Training for a Sub 60 Minute Ironman Swim

 

Ironman Swim Training Plan

In December 2019; in a world that was a very different place than it is today, I decided to enter an Ironman competition as my first foray into the world of long distance triathlons. A couple of years prior to this I got into Triathlons and along with this my fire for swimming at speed versus just for experiencing the outdoors was reignited.  This brought a much needed structure to my life and the enjoyable sensation of progress. Digging into the world of data that is now available to us through smart watches is one of my favourite past times with regard to average pace, distance, SWOLF etc etc. 

Of course in the two years that have passed since signing up the world was turned upside down leading to the cancellation of both of the years’ events. I am however confident that the 2022 edition will go ahead giving me 7 months to train before the race day on the 10th July.

 I have decided to lay down my target; here in the public realm, for the swim time that I am aiming for together with updates on my training and my progress (hopefully) . I am also hoping that maybe a couple of people will enjoy coming along for the ride with me! 

Triathlon Training London Fields Lido

What is my target swim time for the Ironman?

By stating my target I hope it will provide me with even more motivation, keeping me accountable, and giving me something to look back on in the years to come. As the title plainly states a sub 60 minute swim time is my ultimate goal. Of course this won’t count for anything should I not finish the rest of the race.

 

How Many Training Sessions a Week do you need For an Ironman Swim?

The swim will obviously be my strongest leg of the event considering that this discipline dominates my life. Also my running form is currently a little like this:

 

via GIPHY

I am planning 3 pool based sessions a week, gradually increasing distance and intensity, then moving one of those to open water as the race date gets closer. Although pool based swimming is not exactly “Wild” I am lucky enough to have London Fields Lido on my doorstep. This is a slightly heated 50m outdoor pool and is the perfect mix between being warm enough to put in some serious long distance training through the winter whilst still being exposed to the elements.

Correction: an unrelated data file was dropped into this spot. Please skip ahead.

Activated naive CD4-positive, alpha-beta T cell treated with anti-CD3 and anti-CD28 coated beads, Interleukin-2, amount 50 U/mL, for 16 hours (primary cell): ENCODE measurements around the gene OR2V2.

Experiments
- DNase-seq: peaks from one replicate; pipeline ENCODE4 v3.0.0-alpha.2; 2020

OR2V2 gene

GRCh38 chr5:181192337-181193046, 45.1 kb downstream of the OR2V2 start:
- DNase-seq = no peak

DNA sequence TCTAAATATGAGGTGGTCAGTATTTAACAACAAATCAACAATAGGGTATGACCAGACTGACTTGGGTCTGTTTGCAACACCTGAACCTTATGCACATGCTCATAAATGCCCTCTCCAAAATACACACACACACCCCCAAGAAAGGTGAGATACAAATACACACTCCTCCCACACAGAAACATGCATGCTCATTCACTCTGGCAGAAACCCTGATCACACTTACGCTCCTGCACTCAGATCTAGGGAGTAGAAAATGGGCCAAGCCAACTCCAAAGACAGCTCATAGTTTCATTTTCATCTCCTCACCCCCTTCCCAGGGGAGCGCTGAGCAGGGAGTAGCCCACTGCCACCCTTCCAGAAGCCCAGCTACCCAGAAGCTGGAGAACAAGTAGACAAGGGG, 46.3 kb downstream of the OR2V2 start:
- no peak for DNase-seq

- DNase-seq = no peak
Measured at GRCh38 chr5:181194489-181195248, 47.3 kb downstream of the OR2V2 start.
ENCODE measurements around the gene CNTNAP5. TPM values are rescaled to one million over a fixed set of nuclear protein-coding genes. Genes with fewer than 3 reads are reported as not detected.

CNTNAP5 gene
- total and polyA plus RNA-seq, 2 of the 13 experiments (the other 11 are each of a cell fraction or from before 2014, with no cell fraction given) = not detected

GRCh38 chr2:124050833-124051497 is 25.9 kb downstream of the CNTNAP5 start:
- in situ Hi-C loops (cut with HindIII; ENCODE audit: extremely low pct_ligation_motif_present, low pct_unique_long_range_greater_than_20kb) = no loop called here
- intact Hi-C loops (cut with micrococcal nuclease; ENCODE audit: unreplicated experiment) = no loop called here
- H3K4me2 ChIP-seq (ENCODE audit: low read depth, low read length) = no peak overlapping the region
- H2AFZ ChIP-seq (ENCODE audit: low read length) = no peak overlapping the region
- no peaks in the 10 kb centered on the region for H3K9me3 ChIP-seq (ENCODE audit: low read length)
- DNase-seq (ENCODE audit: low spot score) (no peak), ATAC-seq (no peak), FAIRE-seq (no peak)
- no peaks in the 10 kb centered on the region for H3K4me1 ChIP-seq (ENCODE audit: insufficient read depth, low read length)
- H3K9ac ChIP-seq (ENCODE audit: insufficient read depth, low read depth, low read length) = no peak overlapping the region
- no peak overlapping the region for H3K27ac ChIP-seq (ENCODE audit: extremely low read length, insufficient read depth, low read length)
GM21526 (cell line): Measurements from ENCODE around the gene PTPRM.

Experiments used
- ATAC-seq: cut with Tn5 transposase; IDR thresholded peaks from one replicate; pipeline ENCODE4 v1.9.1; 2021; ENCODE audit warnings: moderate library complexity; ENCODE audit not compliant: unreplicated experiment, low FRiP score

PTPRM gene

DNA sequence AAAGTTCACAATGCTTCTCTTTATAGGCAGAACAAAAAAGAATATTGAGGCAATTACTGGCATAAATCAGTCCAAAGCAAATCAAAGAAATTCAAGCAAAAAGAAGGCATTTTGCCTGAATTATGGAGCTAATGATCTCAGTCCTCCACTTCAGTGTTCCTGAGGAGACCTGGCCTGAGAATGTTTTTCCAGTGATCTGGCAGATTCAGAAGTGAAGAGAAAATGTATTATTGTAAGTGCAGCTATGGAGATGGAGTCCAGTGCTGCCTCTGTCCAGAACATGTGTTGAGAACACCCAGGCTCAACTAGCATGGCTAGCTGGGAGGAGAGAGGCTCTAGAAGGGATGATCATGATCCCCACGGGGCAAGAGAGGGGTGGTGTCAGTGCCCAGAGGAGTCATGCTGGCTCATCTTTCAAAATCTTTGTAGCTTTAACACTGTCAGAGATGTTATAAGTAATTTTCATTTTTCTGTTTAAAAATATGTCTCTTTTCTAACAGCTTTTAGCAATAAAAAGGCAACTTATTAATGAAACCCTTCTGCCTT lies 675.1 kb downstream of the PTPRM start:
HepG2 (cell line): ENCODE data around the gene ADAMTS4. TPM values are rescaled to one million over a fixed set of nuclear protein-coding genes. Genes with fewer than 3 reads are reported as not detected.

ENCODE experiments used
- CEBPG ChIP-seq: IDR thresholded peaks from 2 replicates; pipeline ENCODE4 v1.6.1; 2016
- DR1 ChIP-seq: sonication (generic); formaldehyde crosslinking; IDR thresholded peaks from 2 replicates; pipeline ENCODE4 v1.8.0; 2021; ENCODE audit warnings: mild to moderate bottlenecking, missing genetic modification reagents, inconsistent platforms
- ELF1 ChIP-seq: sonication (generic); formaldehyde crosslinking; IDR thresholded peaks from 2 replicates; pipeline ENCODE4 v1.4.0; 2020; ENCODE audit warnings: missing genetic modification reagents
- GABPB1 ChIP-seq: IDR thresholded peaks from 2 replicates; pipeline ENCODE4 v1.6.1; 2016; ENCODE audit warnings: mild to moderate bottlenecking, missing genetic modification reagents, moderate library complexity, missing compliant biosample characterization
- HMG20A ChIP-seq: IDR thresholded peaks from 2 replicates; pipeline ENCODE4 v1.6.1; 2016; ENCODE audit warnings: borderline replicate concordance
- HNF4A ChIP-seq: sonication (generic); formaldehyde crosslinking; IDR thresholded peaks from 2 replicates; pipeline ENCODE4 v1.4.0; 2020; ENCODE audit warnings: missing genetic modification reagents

My cameral roll is full of both ‘Shepherd’s Delights’ and ‘Shepherd's Warnings and it is there that I feel I open up the various possibilities for when I do get to swim in nature. By putting in laps will mean that I have the confidence, endurance and strength to go on to achieve some truly epic swims.

London Fields Lido

How long is an Ironman Swim and what pace do you need to swim to finish in under one hour?

For those of you that do not already know an Ironman Swim is 3.8km/2.4miles long preceding a 180km/112mile cycle and a 42.2km/26.2mile run. To hit a swim time of under an hour I will need to be swimming at an average pace of 1.34mins per 100m. That pace however cannot be my top end pace but rather needs to be my cruising pace. At present I would estimate that I am achieving  in the realm of about 1:45mins over that sort of distance so I still have plenty of work to do.

The reason the order its what it is in a triathlon is it goes in order of potential dangers.  The swim is obviously the discipline with the most possible dangers, followed by a high speed bike and then the run ( although I would say that running has the highest likelihood of longer term overuse injuries: I know from experience). 

Another random fact that I just remembered I read somewhere online; which may or may not be true, about the length of a marathon was that prior to the 1908 Olympics the distance would fluctuate. However in 1908 when the marathon was to start at Windsor Castle and end at the royal box in the stadium adding 0.2 of a mile and this distance has stuck ever since.

So this is the beginning of my monthly swim training blog about my quest to complete an Ironman swim in under an hour. You can follow my progress on Strava here or on my personal instagram here where I use stories to share my training.  

 

 



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